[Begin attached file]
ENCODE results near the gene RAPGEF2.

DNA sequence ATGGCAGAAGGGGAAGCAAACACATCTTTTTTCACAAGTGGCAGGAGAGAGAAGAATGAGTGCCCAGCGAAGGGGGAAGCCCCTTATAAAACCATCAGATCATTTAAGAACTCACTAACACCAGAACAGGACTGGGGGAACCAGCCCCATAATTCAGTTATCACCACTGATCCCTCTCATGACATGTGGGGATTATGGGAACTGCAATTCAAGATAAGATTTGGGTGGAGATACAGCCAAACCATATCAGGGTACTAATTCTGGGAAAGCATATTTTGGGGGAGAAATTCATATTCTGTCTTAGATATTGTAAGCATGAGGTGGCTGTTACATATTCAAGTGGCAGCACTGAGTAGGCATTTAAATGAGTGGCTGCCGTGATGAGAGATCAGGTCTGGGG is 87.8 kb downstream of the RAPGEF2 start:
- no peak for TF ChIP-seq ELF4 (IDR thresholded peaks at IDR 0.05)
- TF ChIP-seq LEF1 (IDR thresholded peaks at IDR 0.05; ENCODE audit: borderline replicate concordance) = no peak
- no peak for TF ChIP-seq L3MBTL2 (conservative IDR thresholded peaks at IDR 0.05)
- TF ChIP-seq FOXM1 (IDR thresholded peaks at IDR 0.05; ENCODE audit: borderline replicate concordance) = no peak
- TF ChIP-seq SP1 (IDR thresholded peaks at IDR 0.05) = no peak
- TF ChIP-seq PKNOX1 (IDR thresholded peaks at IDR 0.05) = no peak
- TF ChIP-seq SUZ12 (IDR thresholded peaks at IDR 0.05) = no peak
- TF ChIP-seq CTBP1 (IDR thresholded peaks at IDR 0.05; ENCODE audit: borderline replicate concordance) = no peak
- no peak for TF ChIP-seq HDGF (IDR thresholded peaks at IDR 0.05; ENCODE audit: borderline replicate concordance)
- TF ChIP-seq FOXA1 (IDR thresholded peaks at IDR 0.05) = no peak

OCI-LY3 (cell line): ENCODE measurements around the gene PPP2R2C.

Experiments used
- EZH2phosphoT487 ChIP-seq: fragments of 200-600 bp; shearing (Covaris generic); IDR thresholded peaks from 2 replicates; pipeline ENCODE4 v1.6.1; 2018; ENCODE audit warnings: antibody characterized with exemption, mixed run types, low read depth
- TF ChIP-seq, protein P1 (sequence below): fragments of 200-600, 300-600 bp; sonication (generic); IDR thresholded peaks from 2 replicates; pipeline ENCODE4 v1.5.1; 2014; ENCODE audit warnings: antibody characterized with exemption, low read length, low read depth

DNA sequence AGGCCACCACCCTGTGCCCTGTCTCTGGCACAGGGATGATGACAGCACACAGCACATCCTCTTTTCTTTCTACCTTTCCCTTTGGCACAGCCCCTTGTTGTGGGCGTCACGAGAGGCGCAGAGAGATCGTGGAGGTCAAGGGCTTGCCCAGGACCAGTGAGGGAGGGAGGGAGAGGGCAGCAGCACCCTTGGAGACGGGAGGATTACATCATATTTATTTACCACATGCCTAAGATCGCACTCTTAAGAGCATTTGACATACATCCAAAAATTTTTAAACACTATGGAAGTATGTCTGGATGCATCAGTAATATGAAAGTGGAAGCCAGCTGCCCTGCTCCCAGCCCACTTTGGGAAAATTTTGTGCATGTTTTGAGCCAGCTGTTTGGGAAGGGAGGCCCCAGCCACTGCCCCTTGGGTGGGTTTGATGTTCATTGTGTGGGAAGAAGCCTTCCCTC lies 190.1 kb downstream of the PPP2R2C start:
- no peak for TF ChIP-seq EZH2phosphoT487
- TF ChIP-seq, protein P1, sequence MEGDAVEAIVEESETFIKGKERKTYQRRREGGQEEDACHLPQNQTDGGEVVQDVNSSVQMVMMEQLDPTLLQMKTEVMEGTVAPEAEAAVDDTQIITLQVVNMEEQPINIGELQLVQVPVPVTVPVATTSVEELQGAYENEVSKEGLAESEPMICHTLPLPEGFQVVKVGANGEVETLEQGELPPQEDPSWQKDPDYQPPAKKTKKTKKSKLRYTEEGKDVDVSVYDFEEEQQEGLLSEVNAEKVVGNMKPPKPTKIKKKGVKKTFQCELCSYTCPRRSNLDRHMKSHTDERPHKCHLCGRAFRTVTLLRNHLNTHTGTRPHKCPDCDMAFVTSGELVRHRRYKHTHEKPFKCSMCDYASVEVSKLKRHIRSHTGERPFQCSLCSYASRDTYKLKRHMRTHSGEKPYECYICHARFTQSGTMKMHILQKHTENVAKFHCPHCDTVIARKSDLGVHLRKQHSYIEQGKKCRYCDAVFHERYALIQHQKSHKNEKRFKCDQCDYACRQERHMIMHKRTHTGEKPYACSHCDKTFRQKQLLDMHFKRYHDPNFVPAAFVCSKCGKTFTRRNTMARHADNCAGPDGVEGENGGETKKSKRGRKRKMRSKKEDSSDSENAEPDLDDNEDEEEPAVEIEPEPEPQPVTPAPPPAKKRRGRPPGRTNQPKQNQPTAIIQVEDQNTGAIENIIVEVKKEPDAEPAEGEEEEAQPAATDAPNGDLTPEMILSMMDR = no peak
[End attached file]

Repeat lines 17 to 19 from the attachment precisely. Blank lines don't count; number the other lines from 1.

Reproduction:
DNA sequence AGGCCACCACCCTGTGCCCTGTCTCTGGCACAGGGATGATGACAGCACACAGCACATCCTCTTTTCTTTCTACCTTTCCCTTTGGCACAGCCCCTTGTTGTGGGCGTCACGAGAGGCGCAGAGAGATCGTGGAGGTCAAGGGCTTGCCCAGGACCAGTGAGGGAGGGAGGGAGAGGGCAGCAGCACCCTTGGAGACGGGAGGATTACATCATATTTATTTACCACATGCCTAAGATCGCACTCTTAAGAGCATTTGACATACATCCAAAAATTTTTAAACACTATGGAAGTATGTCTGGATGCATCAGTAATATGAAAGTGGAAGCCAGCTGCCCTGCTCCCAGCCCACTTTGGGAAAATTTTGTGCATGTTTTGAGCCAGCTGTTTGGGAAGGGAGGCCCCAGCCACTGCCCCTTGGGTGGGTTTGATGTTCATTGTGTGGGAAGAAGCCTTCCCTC lies 190.1 kb downstream of the PPP2R2C start:
- no peak for TF ChIP-seq EZH2phosphoT487
- TF ChIP-seq, protein P1, sequence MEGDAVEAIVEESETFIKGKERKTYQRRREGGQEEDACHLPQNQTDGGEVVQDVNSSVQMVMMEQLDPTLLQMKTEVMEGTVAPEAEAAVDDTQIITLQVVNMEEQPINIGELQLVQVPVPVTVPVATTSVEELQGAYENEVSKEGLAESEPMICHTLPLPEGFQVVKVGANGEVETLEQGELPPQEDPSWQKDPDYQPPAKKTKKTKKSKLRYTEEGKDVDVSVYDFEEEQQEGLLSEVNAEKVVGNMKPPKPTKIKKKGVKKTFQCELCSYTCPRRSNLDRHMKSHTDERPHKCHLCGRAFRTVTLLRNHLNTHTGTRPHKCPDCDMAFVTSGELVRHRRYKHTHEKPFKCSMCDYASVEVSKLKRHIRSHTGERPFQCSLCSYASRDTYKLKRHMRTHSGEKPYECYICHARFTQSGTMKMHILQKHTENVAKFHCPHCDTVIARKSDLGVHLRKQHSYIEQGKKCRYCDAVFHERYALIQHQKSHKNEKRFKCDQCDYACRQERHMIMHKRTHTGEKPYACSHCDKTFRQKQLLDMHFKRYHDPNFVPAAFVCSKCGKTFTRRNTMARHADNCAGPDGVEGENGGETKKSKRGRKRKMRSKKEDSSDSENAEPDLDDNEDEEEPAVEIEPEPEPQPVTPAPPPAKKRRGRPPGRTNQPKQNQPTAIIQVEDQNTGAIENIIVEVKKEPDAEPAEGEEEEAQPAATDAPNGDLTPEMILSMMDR = no peak